Ryan Waters: When we first got here, people were a bit jumpy when there was a big avalanche near base camp because the remember that big sound of the Pumori collapse and avalanche that caused the destruction in 2015.

Now they are pretty much just normal, the group is motivated and ready for our summit push later this month. Messner had some comments on the future of Everest. Do you agree/disagree?

Ryan Waters: I read the article and I would agree with a lot of what he says, I have the utmost respect for his opinion and his accomplishments, but I don’t agree with all the things he and others think.

It is true that climbing Everest is now much easier, everyone knows that. With the infrastructure there it is open to a wide range of skills, but still some companies require their clients to have extensive background that would justify a “Guided” attempt on Everest.

I don’t agree with the view that Sherpas are the best alpine guides here. There are some that are very talented and many now that have certifications etc., and of course some are extremely knowledgeable about the Everest Route.

But a guide is many hats, aside from technical skill they need to be leaders, medics, part time counselors, technology experts, and know how to talk with foreigners. It is more than just technical guiding on Everest, and most the guides here from Europe or USA can take a group of clients to any location worldwide and successfully guide summits. There is valuable judgment and experience that comes from that.

I can only speak for my Sherpa team, yes they are very strong and knowledgeable and my Sirdar is one course from his UIAGM certification and my past Sirdar is a UIAGM guide, but it is our partnership that is a strong guiding team, western and sherpa.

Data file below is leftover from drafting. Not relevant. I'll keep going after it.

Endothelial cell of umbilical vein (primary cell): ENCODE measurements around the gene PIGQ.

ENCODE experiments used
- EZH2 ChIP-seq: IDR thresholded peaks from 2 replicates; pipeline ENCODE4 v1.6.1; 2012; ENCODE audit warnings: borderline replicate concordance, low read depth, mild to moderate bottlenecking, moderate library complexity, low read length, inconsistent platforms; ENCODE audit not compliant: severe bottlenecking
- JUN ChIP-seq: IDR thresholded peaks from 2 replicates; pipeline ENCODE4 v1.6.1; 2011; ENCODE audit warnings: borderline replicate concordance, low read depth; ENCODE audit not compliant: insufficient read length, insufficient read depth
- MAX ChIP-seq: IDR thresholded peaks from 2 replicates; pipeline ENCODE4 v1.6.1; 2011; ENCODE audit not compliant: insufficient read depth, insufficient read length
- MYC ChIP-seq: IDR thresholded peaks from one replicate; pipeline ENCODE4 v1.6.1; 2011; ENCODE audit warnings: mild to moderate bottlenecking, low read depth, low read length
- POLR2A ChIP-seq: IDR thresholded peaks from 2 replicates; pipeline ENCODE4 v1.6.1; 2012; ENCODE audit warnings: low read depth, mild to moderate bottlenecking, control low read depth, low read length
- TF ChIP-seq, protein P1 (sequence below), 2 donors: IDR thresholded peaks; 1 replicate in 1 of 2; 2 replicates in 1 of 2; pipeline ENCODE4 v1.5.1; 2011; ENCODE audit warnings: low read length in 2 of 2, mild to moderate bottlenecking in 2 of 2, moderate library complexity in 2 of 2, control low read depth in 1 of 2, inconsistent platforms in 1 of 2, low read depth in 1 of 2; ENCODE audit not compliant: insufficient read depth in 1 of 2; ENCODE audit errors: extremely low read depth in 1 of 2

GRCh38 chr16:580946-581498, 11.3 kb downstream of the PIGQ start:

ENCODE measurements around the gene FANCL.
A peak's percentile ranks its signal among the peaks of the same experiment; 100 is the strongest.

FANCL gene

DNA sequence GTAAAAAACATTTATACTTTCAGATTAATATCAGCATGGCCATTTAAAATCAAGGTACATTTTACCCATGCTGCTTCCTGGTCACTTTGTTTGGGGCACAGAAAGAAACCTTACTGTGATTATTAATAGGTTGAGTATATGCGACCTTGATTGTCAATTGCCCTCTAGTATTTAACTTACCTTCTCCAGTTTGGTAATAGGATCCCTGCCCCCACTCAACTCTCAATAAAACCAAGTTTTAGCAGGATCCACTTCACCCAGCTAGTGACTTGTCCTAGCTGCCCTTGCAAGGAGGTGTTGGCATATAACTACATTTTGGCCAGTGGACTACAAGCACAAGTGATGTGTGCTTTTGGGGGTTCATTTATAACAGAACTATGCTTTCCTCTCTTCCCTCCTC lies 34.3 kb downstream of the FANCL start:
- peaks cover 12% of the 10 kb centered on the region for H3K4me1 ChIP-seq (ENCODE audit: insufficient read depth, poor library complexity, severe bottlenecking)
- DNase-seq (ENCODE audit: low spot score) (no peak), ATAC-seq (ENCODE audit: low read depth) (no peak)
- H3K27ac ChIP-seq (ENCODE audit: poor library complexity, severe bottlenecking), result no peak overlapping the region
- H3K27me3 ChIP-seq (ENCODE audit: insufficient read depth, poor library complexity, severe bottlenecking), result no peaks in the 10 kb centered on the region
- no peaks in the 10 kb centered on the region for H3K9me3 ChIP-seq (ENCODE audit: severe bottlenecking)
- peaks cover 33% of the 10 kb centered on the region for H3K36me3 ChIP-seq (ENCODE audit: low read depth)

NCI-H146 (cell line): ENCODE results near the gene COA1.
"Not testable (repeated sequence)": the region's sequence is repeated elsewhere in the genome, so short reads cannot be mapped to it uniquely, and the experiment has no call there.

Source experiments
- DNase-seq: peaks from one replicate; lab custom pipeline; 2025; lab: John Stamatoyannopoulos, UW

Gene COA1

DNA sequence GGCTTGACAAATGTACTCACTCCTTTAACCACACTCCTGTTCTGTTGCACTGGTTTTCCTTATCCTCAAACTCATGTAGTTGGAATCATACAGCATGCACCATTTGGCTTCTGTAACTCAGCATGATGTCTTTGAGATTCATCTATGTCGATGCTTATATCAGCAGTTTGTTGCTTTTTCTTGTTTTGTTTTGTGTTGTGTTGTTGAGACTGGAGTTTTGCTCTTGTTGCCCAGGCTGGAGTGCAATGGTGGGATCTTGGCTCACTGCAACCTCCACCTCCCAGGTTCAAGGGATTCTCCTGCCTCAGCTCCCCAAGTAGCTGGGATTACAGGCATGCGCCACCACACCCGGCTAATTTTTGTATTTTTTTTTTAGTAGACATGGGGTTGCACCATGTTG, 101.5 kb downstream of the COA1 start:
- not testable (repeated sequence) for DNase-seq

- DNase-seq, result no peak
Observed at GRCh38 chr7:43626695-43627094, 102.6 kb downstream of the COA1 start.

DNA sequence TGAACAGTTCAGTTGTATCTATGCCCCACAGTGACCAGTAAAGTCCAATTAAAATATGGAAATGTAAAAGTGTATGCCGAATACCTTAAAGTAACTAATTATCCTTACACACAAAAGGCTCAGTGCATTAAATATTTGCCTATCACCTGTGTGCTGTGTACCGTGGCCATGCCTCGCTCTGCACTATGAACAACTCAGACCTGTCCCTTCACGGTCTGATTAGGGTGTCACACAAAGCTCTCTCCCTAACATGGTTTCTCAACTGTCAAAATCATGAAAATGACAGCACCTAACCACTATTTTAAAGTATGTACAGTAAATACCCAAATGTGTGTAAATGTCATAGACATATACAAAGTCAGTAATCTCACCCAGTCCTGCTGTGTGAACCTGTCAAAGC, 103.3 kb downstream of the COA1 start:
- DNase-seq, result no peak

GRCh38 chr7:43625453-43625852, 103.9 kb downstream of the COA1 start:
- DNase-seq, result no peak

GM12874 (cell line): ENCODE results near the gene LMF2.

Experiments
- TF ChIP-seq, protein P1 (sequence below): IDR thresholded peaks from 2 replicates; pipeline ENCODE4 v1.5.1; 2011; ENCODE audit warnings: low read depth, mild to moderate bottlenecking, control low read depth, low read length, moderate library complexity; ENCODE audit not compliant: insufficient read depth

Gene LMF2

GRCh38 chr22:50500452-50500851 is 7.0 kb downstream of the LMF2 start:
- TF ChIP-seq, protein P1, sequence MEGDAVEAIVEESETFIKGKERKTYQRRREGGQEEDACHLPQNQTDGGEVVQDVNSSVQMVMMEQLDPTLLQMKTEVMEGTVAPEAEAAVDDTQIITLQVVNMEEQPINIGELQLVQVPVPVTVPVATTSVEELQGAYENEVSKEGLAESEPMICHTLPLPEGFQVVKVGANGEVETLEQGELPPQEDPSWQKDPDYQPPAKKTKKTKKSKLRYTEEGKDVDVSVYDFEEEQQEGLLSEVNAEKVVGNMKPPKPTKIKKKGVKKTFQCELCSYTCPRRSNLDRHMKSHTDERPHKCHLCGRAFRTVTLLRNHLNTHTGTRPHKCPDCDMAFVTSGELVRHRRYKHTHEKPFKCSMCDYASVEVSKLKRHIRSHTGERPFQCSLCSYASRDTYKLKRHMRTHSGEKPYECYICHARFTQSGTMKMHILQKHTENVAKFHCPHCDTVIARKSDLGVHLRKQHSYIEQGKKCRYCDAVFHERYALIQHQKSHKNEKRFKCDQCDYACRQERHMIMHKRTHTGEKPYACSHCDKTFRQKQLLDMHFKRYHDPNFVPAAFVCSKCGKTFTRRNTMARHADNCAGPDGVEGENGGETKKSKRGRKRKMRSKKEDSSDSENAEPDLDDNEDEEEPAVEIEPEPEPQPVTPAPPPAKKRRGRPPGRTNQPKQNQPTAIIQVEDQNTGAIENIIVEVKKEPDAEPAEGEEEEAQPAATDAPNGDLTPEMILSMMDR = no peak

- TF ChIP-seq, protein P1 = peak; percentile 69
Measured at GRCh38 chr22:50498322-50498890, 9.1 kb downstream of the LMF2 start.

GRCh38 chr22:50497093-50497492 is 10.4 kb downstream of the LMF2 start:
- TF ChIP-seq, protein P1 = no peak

Also I don’t agree that the western guides would not be out front fixing rope, we would all do it and historically did until the Sherpa demanded that it is their responsibility, look at the Ueli incident when the Sherpa got mad foreigners were out front on the route. How has the season been so far, any fun/interesting/unusual moments?

Ryan Waters: The season has been very mellow which is great! I always want to have “no drama” trips if possible, so we are doing our best to just focus on the climbing.

The rope fixing meetings have gone very well, nice and relaxed, it seems there are not many big personalities vying for control anymore, just some of the normal operations working directly with a team of about 14 rope fixing Sherpa from the 7 teams, and we just let them do what they do best and get it done. It’s very nice so far. What’s the deal with your yellow tents – how do they hold up to winds?

Ryan Waters: Yeah the yellow tents! One of my favorite additions this year. It is like having your own little personal sanctuary with a front porch that is enclosed for gear, clothing, etc. and inside the main area it is very cool, carpeted and lots of space and even to stand up in you own little place!

They are a little subject to wind, but we have had massive winds in basecamp this year and no problem! Just lots of good anchoring.